-Alway keep in mind that there are additional costs to factor in to your bid. If your max bid is $50 for that $50 plane you are over paying by quite a bit. There is a buyers premium in most cases and sometimes even sales tax in addition to that. So using the $50 number you’d actually be paying $58 for your $50 plane plus your time a gas to go to the auction. ($8 additional is based on a generic 10% buyers premium and 6% sales tax) so you could actually end up paying closer to $70 for a $50 plane quickly if you had to drive far or had tolls to get there.

-DON’T get sucked into a bidding war with someone you’ll end up getting suckered into paying waaaaaay more than the items worth. There are some suuuuuper petty people out there that go to auctions and goad people into paying stupid amounts of money for stuff.

-Don’t talk to others at auctions and discuss what you’re interested in, it never helps and could actually drive the prices up. You are there for whatever brought you there the rest of the audience is going to help you get it cheaper.

Do’s————————->

-Always show up super early to look everything over BEFORE the auction starts and take note of what you want what lot number it is and including Buyers Premiums and Tax what your max bid is AND STICK TO IT.

-Cataloged auctions usually offer a catalog print out for free or for a nominal printing fee. GET THE CATALOG! it helps you follow the auctioneer and helps you organize your thoughts on paper ( Try to position yourself so there isn’t someone sitting behind you so they can’t see your bid amounts)

-Always look out for shill bidders, they are sometimes hard to spot but they are usually the ones that bid stuff up then drop out right before the last bid drops. If you suspect there may be a shill bidder in audience report it it’s illegal in most states if not all. You can avoid this all together by going only to well known and respected auction houses they make a living off of their reputation and wouldn’t do anything to hurt themselves.

-Try to position yourself in an area where the auctioneer can see you clearly but the rest of the audience doesn’t have the ability to watch your every bid. (again some guys that go just like to drive up the bid to be a mules behind)

Estate Sales:

Estate Sales are another place to get good deals if you are prepared to work for the deal

Estate sales are really easy to deal with be the first one there negotiate the price (be reasonable and respectful) don’t screw around “thinking about it” or someone else will buy it first and know your stuff. Knowledge is key at these places you won’t have time to ask google if its familiar with that item or whats its value is. Very carefully look over the item you are considering, take it apart and look everywhere. BRING CASH!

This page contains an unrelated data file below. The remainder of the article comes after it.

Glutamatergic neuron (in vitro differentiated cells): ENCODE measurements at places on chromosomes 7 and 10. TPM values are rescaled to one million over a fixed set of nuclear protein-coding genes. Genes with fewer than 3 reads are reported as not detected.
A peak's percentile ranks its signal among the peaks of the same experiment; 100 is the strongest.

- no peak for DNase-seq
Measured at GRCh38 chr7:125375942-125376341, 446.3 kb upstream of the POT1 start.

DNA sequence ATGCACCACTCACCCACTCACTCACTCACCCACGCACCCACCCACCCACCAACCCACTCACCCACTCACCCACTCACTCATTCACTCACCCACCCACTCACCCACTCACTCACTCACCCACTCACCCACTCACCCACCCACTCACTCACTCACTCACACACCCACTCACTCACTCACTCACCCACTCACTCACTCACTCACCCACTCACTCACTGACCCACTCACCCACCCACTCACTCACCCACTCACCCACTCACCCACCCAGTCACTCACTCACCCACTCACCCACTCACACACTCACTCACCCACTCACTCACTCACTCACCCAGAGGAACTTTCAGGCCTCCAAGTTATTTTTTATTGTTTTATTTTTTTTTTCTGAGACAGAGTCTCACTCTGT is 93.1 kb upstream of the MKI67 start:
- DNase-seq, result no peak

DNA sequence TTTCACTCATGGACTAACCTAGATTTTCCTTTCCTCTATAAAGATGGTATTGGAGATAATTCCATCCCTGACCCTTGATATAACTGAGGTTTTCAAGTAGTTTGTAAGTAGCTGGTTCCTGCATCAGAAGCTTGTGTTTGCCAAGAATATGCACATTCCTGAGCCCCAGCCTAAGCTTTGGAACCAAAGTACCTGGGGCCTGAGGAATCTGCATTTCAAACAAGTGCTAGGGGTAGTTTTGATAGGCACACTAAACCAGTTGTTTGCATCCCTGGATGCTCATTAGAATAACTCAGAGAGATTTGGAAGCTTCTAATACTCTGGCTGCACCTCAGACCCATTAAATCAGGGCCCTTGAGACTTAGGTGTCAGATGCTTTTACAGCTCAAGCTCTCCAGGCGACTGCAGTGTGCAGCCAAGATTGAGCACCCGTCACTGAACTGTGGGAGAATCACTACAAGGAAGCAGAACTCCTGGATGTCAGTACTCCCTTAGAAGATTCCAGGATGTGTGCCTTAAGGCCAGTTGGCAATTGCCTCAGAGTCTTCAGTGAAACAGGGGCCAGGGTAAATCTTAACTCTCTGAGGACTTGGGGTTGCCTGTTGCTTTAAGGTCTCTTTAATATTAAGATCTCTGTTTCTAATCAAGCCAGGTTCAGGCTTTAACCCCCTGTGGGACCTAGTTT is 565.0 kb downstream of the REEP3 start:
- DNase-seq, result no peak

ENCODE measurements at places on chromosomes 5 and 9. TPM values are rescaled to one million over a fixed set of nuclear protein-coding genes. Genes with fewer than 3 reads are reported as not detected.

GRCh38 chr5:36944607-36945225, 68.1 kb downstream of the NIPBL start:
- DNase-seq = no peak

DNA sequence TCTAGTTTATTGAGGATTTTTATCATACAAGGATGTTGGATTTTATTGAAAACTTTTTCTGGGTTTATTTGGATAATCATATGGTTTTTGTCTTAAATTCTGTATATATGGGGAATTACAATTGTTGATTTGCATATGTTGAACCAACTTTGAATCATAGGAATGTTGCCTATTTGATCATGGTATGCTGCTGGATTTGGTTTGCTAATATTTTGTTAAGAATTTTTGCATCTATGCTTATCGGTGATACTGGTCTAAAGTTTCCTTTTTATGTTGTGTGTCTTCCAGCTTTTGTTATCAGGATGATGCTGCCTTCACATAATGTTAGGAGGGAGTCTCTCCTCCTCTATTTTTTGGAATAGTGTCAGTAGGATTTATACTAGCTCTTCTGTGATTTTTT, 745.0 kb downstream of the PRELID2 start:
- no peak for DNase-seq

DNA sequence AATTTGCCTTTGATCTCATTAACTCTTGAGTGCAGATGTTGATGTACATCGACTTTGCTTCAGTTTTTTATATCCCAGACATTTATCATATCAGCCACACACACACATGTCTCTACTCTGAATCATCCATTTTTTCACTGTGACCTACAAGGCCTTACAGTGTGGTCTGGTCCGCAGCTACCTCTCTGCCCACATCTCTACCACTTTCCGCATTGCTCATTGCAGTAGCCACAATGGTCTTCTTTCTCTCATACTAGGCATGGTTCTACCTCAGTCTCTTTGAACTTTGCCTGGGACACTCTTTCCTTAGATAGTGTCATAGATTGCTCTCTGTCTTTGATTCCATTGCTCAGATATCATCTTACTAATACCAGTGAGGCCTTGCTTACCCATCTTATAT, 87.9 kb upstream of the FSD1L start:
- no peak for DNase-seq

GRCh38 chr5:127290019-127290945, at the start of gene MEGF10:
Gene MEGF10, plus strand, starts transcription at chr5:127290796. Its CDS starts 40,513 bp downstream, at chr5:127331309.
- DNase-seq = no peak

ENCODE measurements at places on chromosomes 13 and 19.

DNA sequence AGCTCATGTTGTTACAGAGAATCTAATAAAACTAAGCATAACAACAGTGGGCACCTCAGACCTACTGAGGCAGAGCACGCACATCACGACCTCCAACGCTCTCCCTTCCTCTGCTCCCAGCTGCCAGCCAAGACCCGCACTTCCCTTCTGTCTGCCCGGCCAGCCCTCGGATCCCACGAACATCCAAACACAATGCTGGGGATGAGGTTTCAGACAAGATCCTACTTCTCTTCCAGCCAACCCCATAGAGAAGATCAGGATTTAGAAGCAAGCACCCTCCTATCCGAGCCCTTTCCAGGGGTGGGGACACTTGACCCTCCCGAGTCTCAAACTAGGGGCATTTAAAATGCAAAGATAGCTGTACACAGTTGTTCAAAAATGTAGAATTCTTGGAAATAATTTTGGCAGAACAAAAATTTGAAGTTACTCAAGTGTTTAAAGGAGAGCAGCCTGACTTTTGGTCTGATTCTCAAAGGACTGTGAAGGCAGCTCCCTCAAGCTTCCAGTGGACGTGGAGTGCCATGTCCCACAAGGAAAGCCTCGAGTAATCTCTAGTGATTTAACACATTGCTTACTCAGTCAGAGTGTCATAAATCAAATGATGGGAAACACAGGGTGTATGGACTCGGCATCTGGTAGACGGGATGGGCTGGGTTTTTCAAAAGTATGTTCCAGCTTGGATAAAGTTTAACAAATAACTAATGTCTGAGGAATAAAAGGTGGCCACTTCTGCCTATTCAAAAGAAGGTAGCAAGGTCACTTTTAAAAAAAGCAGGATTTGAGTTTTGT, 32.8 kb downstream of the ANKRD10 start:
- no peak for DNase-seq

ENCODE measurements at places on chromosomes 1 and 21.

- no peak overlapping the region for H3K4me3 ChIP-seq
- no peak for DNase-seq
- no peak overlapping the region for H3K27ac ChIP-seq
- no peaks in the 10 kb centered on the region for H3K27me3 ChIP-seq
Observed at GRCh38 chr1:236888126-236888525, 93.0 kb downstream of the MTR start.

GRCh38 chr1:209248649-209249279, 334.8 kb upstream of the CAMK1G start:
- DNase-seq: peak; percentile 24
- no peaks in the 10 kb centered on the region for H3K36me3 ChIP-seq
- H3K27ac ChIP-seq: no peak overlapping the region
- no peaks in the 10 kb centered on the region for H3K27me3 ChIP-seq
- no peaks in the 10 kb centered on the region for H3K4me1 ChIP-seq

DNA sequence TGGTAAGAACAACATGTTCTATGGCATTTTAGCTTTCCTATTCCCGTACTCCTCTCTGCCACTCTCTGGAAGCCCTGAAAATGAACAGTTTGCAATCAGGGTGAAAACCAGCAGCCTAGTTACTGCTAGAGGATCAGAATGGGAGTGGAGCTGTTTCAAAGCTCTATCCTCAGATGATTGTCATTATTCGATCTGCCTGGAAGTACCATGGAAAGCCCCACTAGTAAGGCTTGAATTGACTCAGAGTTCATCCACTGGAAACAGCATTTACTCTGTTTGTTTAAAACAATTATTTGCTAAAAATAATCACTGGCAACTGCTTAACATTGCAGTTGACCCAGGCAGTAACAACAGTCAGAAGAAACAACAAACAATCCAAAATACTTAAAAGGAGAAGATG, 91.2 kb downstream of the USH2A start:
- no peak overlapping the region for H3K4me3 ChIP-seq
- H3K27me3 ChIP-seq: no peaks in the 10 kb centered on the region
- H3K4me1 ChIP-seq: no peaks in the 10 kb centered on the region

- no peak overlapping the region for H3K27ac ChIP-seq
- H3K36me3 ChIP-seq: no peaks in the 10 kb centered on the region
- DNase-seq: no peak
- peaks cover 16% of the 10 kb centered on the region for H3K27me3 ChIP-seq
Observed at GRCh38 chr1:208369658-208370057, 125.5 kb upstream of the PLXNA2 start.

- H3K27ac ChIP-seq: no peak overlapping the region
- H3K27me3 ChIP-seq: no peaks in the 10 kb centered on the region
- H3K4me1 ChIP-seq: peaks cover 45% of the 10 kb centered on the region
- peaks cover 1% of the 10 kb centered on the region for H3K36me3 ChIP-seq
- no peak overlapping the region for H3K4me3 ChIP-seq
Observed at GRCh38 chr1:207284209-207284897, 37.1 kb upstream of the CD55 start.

Flea Markets:

Flea Markets are either a gold mine or a waste of gas. Always negotiate and always look things over with a fine tooth comb. Most (Not All) flea market vendors are shady period (in my experience) and will prey on the folks that have little knowledge and or will lie to you as if they know everything about that $10 plane they want $50 for. Most of the vendors in my area are cleanout people and they paid pennies on the dollar for what they are selling you. Go in well informed and if you have to walk away to research something do it. I’ve seen it all at flea markets from the ultra rare wow factor stuff to the boat anchor tools that a scrap yard would turn away because there isn’t any metal left to recycle and the vendors seem to price the stuff as if they have the tool that built the arc.

Antique Malls:

the only way I will buy from an antique mall is if I personally know the dealer running it. As a dealer I don’t sell in antique malls or antique stores because the additional overhead cost to me makes my prices outrageously high and out of reach for those people I typically deal with. I do know a few Antique Stores / Malls in my area I frequent but they are friends and the prices are reasonable for me because we take care of each other. My best advise really honestly is run as fast as you can from these places unless you have gotten a referral from a friend to see a specific dealer, keep in mind it cost them more to get the item to you so you will have to pay more for it. They are entitled to recoup their expenses in acquiring the items you are looking at. The worse I was ever burnt was in an Antique mall in Jersey, I got burnt soooooo bad I actually started dealing in tools because I started to think there were no honest people left in old tool world.